My 7 Healthiest Habits as a Wellness Writer

Wellness doesn't have to be so intense. Here's what I stick to.

June 17, 2024 5:22 am
A man resting on a beach. Not tracking my sleep stats is one of my seven healthiest habits.
Since when did the question of wellness get so complicated? We all need to take a chill pill.
Martin Mills/Getty Images

I’m always a little shocked to hear the impressions that friends, colleagues and acquaintances have about my lifestyle. Because I write about wellness for a living, I’ve had people assume the following:

  • I work out twice a day
  • I don’t eat pizza
  • I eat lots of almonds
  • I’m obsessed with living to 100

And so on and so forth. Are they true? No, not really. (Especially not the pizza point.) What’s prompting these assumptions? I blame podcasters, influencers, decades of wellness writing on weight-loss miracles and rigid celebrity routines. The recent advent of hyper-strict wellness protocols — like Equinox’s infamous $40,000 longevity program — isn’t helping.

Wellness has gotten so mixed up with a never-ending list of things you should be doing. It reminds me of the crowd that always showed up to the sauna at my old gym, typically wearing Russian banya hats — felt caps intended to thermoregulate the head — which, if I’m being honest, made them look like a pack of nude garden gnomes. These people would sit around and take turns talking at each other, dishing out things they learned from Huberman. They were the kind of guys who were always one breath from referencing a study. “Well, actually, what they discovered was that—”

It’s all gotten a little out of hand. A healthy lifestyle isn’t the result of a frenetic checklist. You don’t have to join a gym, tally steps, intermittent fast, attend HIIT sessions, train for a marathon, achieve a perfect protein-to-calorie ratio, buy a massage gun, try red-light therapy, guzzle creatine, give up your favorite foods or track your sleep across three apps in order to live a more perfect life. If you’re a professional athlete making millions of dollars, you might consider a fair share of those things…but most of us, unfortunately, are not.

A critical component of wellness — and I will beat this drum, die on this hill, whatever cliche you prefer, until the cows come home — is actually liking what you’re doing. It should feel natural. But what is natural? I define it as: challenging yet manageable. Eustress. Things worth doing, worth sticking to, which will pepper your life with discipline and discovery, with efforts and rewards.

These habits don’t have to be expensive or punitive. In fact, they’re much simpler (and less self-flagellatory) than my friends, colleagues and acquaintances probably imagine. I could keep waxing poetic, or we could just get down to business. So here they are. A wellness writer’s seven healthiest habits; my healthiest habits. Not an almond in sight.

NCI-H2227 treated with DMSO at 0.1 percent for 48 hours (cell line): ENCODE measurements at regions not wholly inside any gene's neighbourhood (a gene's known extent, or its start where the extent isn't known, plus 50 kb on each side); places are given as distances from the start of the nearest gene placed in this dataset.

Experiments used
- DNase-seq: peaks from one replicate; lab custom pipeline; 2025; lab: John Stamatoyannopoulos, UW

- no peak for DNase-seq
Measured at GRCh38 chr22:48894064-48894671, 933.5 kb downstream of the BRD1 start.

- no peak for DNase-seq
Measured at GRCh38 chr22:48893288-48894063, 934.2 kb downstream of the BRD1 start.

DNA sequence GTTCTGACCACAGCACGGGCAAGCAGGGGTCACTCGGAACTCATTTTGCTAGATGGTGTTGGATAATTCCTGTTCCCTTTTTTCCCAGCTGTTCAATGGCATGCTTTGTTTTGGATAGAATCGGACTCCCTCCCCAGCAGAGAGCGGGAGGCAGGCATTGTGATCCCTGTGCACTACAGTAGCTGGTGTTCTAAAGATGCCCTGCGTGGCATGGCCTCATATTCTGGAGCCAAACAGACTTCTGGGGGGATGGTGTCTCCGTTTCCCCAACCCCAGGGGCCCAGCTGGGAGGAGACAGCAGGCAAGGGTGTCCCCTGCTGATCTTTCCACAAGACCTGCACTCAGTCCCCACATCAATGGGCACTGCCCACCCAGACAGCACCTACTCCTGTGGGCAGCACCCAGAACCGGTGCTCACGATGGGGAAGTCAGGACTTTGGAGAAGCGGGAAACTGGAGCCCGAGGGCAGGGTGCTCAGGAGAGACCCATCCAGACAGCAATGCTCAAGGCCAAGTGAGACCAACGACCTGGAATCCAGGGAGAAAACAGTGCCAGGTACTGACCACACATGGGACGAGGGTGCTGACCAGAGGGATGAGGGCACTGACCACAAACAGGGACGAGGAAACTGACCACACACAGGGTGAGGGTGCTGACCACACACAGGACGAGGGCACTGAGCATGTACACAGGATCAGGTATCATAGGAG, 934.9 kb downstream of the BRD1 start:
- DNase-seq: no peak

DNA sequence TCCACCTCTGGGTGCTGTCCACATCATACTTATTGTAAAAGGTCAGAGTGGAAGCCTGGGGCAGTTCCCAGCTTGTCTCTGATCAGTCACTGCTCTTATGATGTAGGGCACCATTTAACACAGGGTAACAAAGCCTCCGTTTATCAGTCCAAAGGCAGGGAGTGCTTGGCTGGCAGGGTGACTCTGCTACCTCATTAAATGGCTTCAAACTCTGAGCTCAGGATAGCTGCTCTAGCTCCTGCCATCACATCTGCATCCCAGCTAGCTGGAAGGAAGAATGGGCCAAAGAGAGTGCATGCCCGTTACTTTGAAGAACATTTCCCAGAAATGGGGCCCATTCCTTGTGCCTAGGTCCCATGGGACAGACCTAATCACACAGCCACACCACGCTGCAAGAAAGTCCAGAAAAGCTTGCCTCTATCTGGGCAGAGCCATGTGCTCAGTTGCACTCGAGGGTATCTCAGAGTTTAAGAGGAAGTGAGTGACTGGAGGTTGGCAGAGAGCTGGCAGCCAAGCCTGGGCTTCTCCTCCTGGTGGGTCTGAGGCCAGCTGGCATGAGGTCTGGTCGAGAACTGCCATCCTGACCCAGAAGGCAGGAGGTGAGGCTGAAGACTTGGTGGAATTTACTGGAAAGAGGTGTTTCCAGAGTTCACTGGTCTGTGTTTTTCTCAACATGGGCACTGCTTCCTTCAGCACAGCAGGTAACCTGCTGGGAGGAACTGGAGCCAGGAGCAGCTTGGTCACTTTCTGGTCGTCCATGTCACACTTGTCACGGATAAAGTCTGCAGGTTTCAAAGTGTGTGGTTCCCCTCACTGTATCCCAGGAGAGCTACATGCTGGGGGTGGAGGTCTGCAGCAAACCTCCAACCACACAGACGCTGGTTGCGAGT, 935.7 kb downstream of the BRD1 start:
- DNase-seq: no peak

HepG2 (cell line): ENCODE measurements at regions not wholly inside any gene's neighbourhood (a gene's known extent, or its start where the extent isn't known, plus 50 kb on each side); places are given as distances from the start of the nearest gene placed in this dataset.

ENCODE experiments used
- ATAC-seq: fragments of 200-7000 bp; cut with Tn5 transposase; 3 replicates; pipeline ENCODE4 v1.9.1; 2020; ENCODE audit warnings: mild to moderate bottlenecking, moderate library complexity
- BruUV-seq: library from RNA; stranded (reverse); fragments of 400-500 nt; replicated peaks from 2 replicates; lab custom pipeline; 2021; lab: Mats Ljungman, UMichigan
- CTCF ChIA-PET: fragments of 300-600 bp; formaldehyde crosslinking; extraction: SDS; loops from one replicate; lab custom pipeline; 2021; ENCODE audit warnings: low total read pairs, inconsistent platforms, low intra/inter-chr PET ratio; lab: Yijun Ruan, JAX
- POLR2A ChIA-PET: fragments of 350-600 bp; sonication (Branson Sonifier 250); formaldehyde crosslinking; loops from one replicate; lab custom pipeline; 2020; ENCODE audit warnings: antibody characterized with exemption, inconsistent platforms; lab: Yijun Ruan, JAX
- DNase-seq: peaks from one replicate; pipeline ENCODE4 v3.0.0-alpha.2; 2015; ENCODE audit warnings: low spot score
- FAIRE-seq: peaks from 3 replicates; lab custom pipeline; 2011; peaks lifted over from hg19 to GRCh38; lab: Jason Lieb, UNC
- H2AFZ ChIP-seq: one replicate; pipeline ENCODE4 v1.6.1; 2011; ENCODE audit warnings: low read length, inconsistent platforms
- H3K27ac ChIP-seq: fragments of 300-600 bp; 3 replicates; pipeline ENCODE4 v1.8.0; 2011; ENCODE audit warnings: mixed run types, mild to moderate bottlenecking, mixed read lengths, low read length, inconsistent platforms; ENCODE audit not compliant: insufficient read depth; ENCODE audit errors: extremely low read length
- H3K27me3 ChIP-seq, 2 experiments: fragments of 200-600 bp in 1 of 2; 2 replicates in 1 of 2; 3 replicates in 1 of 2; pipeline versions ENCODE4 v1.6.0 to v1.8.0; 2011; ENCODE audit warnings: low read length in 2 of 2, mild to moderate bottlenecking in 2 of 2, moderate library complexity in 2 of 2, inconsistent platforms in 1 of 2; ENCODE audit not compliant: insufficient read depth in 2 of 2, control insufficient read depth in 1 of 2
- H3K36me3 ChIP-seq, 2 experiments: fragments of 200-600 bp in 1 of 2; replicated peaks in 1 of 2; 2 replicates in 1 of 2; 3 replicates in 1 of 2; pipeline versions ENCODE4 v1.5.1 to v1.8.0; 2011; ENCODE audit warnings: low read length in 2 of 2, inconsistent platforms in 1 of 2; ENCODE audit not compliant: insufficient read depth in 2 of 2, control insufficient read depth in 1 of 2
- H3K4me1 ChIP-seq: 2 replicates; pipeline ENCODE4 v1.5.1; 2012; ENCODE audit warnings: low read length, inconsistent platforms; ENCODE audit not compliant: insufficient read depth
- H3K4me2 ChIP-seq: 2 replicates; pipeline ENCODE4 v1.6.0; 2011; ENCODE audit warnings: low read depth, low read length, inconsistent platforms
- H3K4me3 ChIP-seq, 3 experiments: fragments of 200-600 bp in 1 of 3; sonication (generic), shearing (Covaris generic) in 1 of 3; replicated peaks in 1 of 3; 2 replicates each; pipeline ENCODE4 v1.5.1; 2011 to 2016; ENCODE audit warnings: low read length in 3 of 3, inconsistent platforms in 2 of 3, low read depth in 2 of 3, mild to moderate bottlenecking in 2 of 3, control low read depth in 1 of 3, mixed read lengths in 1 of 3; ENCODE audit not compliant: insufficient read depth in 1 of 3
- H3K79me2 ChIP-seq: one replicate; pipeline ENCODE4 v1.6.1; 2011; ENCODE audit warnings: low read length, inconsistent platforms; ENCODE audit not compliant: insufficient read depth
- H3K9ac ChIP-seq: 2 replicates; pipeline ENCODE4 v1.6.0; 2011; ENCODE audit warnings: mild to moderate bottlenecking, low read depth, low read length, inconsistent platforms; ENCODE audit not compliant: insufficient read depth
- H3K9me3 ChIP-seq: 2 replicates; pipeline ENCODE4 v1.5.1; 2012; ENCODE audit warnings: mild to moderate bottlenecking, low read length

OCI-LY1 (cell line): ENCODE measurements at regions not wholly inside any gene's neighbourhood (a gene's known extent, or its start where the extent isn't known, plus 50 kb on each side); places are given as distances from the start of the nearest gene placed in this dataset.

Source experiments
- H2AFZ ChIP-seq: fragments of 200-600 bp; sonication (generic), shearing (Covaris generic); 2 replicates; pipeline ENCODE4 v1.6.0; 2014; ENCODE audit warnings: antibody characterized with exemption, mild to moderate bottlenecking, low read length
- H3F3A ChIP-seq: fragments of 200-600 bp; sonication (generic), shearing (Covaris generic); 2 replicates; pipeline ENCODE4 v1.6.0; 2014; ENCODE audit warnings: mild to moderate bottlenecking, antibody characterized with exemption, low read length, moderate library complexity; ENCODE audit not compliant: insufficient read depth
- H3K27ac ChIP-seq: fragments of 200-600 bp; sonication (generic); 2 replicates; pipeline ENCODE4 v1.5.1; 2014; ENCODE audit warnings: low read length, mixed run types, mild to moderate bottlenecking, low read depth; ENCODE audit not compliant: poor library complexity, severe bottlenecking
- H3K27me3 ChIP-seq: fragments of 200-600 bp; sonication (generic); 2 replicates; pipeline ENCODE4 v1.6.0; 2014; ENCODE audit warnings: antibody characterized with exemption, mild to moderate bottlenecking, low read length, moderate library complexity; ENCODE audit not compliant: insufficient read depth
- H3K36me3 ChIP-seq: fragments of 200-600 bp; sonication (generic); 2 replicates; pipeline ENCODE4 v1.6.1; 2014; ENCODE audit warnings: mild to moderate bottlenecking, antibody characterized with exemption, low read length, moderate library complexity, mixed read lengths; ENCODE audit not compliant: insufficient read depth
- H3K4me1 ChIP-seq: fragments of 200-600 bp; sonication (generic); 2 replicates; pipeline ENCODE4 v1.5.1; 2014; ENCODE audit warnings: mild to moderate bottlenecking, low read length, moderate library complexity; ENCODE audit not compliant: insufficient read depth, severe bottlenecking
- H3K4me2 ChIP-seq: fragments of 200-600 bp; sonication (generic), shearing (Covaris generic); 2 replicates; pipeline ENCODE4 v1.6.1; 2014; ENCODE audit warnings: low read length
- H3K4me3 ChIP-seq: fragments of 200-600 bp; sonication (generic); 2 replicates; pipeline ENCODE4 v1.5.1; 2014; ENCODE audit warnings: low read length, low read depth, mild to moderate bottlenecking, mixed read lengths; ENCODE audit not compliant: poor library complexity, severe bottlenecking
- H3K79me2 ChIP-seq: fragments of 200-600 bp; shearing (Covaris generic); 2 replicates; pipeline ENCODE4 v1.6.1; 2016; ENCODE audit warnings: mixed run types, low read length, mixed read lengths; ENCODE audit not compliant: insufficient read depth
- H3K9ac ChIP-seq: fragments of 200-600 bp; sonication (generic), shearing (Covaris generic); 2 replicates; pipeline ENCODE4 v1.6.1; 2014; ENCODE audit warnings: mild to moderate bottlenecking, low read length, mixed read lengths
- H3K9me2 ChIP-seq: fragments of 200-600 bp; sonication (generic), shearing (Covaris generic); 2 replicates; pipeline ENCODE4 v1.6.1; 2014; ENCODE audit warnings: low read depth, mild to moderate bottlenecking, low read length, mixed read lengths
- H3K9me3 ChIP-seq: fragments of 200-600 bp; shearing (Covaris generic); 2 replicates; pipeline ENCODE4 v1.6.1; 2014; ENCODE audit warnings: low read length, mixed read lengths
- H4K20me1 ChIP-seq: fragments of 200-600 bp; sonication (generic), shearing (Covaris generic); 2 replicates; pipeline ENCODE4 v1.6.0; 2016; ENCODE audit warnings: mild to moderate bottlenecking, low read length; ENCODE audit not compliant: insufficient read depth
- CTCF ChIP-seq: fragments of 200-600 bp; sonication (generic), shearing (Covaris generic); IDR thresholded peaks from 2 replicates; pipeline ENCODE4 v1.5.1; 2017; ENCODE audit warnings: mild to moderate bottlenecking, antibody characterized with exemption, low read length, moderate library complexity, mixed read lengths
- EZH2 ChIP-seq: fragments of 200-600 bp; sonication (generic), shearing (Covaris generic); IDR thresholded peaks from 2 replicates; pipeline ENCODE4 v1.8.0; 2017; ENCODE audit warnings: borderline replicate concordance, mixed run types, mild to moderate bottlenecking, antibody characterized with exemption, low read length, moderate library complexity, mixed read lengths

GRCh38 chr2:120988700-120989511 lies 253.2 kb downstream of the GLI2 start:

1. The Great Outdoors

I go outside a lot, mainly because I have a permanent case of cabin fever. If any stretch of indoor time veers too long, I get grouchy. Not so fun to be around. When this happens, I recuse myself and go for a run or walk.

I’ve got some old-school flâneur energy. Perhaps it helps to live in a city like New York. Oftentimes, when I leave my house, it’s with the vague sense of drifting around — of ending up in the park, maybe calling someone. I like to watch people play softball in the spring and summer. When the weather’s bad, I’ll bundle up and stick to more of a loop. But I don’t mind the quiet crunch of winter.

When the day is ending, this sort of trip is at its most intentional. As a proud opacarophile, I like heading out to watch the sunset. No, I do not track my steps. The data miners at Apple Inc. do that for me. But I check the count from time to time, curious. On days where I’ve also gone for a run, that number can get pretty high.

I know all this walking is good for me, in the traditional understanding of that phrase — it’s good for my legs and lungs. But I’m convinced its greatest, lasting impact is on my mood. My creativity, my energy, my appreciation for the day, my treatment of those around me.

2. Lunch Is Packed

This one is a this-year habit, so I’m still in the honeymoon stage with it, positively smitten. While going outside is natural to me, I’ve long been anti-food-prep. Not for any legitimate reason — I just couldn’t be bothered. I figured I’d left my lunchbox days back in grade school. But the truth is I’d started spending a lot of money on lunch…or, when WFH, whipping up stuff that was alternately uninspired or unhealthy. Frozen stuff.